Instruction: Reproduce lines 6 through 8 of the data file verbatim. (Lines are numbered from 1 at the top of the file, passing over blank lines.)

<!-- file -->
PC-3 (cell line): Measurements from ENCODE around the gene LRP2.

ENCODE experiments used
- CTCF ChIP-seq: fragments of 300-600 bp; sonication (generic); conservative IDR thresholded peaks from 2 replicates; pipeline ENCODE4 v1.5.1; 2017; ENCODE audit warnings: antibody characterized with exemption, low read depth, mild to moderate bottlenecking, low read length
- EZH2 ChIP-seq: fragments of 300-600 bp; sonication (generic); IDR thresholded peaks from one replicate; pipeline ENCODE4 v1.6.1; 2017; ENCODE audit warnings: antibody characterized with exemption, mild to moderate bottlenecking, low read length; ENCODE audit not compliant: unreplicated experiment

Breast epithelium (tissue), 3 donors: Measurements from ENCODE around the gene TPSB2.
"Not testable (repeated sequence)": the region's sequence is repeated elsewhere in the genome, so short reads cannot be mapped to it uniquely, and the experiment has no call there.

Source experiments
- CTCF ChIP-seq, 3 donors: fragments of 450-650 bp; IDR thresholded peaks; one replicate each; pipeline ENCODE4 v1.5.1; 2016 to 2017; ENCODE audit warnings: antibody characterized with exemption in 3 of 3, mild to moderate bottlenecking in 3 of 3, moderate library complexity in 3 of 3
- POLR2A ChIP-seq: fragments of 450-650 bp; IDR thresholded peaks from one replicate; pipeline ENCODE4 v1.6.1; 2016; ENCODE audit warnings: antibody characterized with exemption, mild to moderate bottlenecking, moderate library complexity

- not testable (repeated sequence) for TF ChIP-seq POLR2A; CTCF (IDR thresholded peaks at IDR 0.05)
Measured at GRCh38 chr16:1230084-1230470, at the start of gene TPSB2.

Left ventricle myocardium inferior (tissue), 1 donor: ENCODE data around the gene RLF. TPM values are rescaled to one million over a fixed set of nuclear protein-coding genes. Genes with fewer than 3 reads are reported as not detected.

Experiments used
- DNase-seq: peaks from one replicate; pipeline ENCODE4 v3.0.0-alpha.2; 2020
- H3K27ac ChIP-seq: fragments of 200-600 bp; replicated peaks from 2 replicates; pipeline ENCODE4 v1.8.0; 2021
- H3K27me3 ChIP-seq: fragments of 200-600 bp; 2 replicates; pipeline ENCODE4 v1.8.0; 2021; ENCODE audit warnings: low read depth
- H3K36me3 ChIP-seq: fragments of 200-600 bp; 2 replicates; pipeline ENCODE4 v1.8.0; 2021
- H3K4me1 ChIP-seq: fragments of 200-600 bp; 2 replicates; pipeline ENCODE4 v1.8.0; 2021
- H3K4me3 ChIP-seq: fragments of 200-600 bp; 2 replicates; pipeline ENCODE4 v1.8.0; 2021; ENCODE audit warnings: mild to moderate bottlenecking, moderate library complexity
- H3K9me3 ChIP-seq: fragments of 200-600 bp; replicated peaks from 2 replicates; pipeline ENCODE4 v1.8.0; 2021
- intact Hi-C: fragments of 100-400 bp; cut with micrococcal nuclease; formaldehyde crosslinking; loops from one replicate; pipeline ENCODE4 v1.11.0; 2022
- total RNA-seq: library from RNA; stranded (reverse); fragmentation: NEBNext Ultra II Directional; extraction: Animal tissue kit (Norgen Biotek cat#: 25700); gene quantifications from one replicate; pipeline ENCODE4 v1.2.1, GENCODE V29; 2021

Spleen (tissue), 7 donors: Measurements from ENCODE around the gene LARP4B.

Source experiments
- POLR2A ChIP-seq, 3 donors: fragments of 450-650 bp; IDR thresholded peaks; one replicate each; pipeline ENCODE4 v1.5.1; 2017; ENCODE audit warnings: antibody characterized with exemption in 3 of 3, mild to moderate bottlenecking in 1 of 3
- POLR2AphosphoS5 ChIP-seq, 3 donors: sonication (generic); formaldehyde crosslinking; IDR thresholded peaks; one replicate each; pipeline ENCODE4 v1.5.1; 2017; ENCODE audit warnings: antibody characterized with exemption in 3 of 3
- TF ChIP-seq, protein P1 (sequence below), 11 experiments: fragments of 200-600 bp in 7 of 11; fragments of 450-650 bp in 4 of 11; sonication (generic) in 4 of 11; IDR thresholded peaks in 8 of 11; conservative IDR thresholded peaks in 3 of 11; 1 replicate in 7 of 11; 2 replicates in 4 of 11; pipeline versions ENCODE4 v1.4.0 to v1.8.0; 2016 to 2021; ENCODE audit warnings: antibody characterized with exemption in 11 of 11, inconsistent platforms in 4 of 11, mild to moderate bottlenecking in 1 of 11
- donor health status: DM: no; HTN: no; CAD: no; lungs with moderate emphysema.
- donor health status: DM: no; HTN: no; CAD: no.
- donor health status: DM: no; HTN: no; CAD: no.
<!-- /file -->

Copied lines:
"Not testable (repeated sequence)": the region's sequence is repeated elsewhere in the genome, so short reads cannot be mapped to it uniquely, and the experiment has no call there.

Source experiments
- CTCF ChIP-seq, 3 donors: fragments of 450-650 bp; IDR thresholded peaks; one replicate each; pipeline ENCODE4 v1.5.1; 2016 to 2017; ENCODE audit warnings: antibody characterized with exemption in 3 of 3, mild to moderate bottlenecking in 3 of 3, moderate library complexity in 3 of 3